What is visual continues being illustrative and pedagogical and exaggeratedly figurative. Visual impoverishment reaches the extreme [situation] of devaluation, or in the best of cases, of an indifference to art within and outside the church.[42]   

On the other hand, Granados says,

From an iconoclastic tradition, it is so difficult to imagine an altarpiece like the one that exists in the city of Wittenberg with Luther, Melanchthon, and other characters of daily life on an altar where God is worshiped.  It is as difficult as being able to determine what type of influences can make a community change its visual habits and, without falling into worship or fetishism, accept art not merely as a didactic, controversial, or illustrative medium, but as a spiritual medium that empowers the Christian commitment, whatever this may be.[43]

[21] The fundamental issue in these statements can challenge our parish communities in North America with similar concerns. Given Luther’s legacy and our commitment to the principle of the Reformation, I believe that it is possible for our Lutheran churches to accept and promote visual art as a spiritual medium of God’s grace, which bears witness to the truth, empowering the Christian commitment to live faithfully.[44]  As we have witnessed, “for Luther images are also a part of the mediations of God.”[45] Where does this understanding lead us?


[22] Luther’s Gospel awakening had important ethical implications. His discernment of the central message of the Gospel called on his conscience to take action and, in doing so, he risked his life for the sake of the Gospel. We have found that after his stand at the Diet of Worms, the iconoclastic controversy set off a series of events in Wittenberg that hit home for Luther, moving him to leave the safety of the Wartburg Castle and head back to Wittenberg, where he confronted the same followers who had participated in the iconoclastic events at his local parish church. We discovered that back in Wittenberg he faced his followers by preaching a series of eight sermons that formulated his “earliest serious and systematic treatment” of religious art. Once home, Luther followed up by making it clear that images of the Gospel have the character of proclamation, which ought to teach and enlighten the mind; therefore such images ought to be supported.  He followed through in his position on the visual arts with his actions.

[23] Our focus has driven us to address the question of the ethical implications of Luther’s position on the Gospel.  In our search to address this question within the context of the visual arts and the life of faith, we have followed the way in which Martin Luther’s rediscovery of the central message of the Gospel led him to confront the Church of Rome, and in so doing moved him to turn to the visual arts as the Gospel’s partner in mission. We have seen how in his defense of the Gospel, Luther embraced the visual arts, with purpose and conviction, in its service to the cause of the Reformation. In summary, we have learned that Luther’s actions redefined the significance of the visual arts for the life of the Church, transforming what was the former Roman Church’s medium of idolatry into a true servant of the Gospel, and thus of the Reformation. As we meet the present challenge of the Lutheran Church in North, Central, and South America, we too are called to embrace a responsible use of the visual arts in the Church, for the sake of the ages and to the glory of God. To meet this challenge, we must begin by educating ourselves and our congregations on the visual arts and their service to the Church throughout the ages, beginning with the early Christian Church, through the Church of the Reformation, to our present-day Church.  Then, we must continue to incorporate and reflect on the visual arts in our local parish churches and in our parochial schools, thus following through with Martin Luther’s commitment to supporting the Church’s proclamation through the visual arts.  Dürer’s Praying Hands continue to uphold the faith.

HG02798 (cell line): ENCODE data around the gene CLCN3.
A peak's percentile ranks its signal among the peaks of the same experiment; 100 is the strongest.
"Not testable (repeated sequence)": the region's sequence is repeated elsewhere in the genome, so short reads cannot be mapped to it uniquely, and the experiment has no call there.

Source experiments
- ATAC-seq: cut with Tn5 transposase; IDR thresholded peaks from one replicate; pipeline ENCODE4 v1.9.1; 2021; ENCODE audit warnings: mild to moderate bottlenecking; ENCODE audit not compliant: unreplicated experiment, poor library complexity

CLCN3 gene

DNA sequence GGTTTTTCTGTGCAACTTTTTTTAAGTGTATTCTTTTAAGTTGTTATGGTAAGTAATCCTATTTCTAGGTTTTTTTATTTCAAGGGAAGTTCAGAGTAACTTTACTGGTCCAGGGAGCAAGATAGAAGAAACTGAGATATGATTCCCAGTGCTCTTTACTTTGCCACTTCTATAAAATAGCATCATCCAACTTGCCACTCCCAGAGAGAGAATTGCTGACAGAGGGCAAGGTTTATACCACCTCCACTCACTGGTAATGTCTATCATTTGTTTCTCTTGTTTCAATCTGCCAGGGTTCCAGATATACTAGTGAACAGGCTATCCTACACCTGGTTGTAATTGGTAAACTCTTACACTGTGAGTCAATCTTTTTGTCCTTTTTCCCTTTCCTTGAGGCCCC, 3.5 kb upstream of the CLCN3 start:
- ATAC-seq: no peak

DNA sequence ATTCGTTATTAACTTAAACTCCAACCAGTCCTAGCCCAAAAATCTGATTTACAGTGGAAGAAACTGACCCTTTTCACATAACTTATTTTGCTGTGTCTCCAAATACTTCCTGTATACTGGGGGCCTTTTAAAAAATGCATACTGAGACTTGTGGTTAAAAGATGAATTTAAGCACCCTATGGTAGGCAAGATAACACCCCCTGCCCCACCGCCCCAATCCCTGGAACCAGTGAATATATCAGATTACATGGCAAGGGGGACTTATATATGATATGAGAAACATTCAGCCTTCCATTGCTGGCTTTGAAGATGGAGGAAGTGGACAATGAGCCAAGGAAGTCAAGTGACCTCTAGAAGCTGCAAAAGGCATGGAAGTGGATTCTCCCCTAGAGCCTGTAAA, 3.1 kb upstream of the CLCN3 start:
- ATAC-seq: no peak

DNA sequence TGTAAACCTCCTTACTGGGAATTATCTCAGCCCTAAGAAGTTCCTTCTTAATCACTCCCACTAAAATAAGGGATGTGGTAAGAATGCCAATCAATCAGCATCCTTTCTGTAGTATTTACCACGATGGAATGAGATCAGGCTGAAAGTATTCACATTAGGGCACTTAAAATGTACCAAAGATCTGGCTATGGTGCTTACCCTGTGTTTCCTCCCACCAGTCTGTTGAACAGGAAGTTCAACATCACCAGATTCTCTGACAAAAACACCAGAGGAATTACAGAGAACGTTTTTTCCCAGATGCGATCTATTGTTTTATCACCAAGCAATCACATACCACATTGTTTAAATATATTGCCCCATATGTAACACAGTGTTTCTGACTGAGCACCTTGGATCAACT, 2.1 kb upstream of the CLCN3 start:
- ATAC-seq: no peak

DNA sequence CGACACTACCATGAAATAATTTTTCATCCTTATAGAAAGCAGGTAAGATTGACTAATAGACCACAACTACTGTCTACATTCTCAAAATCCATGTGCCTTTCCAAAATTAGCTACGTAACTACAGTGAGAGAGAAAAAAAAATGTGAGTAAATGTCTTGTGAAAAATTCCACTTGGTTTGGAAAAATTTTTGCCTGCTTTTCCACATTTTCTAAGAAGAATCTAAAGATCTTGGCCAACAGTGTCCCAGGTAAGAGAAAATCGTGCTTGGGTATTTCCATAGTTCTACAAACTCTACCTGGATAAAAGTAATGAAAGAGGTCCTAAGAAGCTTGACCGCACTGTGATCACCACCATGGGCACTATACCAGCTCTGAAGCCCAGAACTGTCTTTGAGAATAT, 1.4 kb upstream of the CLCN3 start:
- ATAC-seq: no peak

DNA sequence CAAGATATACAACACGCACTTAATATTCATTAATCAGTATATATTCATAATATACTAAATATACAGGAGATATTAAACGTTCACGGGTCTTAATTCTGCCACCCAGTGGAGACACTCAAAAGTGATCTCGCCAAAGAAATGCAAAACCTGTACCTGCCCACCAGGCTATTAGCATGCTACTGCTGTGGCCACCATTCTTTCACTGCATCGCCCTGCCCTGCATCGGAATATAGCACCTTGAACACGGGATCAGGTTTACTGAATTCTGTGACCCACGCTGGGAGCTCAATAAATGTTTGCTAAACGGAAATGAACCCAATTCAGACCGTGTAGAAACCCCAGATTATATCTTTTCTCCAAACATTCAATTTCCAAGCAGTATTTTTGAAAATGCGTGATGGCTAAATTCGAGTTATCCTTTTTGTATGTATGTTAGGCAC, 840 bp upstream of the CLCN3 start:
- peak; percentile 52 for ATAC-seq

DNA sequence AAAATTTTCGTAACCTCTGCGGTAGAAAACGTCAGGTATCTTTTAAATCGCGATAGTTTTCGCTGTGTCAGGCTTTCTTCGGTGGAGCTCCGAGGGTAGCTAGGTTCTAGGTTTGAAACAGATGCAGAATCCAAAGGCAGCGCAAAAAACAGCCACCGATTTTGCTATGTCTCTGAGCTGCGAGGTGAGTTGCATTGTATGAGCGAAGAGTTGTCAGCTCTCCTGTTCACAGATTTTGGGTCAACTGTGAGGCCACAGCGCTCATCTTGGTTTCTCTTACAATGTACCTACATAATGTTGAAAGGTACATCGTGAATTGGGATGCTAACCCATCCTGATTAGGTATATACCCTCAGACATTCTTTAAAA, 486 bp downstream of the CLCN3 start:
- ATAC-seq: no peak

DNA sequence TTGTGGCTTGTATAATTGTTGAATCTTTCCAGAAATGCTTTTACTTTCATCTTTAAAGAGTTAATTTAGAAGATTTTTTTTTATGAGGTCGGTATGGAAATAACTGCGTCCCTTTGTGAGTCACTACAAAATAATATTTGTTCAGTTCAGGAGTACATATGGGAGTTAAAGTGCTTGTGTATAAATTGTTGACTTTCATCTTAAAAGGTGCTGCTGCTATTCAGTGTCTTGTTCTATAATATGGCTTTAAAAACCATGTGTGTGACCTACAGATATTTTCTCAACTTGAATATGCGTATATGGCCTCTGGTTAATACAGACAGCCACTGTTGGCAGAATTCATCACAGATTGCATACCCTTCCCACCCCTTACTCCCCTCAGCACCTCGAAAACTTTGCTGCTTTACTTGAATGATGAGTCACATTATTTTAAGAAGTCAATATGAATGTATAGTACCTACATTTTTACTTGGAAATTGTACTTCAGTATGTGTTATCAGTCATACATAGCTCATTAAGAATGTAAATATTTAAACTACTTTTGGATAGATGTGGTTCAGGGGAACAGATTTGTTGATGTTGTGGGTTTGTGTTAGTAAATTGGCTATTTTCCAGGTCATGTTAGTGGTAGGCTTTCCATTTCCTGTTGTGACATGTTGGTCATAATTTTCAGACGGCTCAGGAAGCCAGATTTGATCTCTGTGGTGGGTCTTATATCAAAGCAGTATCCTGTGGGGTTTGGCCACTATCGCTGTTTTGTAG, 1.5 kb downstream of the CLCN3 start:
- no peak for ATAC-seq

Suzanne E. Hoeferkamp Segovia is a systematic theologian and visual artist from Latin America. 

[1] Dietrich Steinwede, Reformation: A Picture Story of Martin Luther, trans. Edward A. Cooperwriter (Philadelphia:  Fortress, 1983), 30.


[2] John W. Cook, “Picturing Theology: Martin Luther and Lucas Cranach,” in Art and Religion: Faith, Form and Reform, 1984 Paine Lectures in Religion, ed. Osmund Overby (Columbia, MO: University of Missouri-Columbia, 1986), 24.  The major German artists of the Reformation were Lucas Cranach the Elder, Hans Holbein, and Albrecht Dürer.


[3] Cook, ibid., 24-25.


[4] Carl Christensen, Art and the Reformation in Germany (Athens, Ohio: Ohio University Press, Wayne State University Press, 1979), 47.


[5] Martin Luther, Against the Heavenly Prophets in the Matter of Images and Sacraments (1525), in Luther’s Works: Church and Ministry II, vol. 40, ed. Conrad Bergendoff (Philadelphia: Fortress, 1958), 73-223.


[6] Cook, op. cit., 25.


[7] Palma Martínez-Burgos García, “El arte frente a la Europa de las religiones” [“Art in the Presence of the Europe of the Religions,” in Los Realismos en el Arte Barroco [The Realisms in Baroque Art] (Madrid, Spain: Editorial Universitaria Ramón Areces, 2016), 18, my translation.


[8] Martínez-Burgos García, ibid., 23, my translation.


[9] ibid, 18, my translation.


[10] ibid., 25, my translation.


[11] Jerónimo Granados, “Lutero y el arte: una perspective latinoamericana” [“Luther and Art: a Latin American Perspective,”] in Dropbox – Cuadernos de Teología, vol. 22. 2003. 314, my translation. (accessed September 17, 2017).


[12] Cook, op. cit., 39.


[13] Granados, op. cit., 315, my translation.


[14] Luther, Luther’s Works, vol. 40, 88.


[15] Luther, ibid., vol. 40, 99.


[16] Martínez-Burgos García, op. cit., 27, my translation.


[17] ibid.


[18] Christensen, op. cit.,, 123.


[19] Cook, op. cit., 26.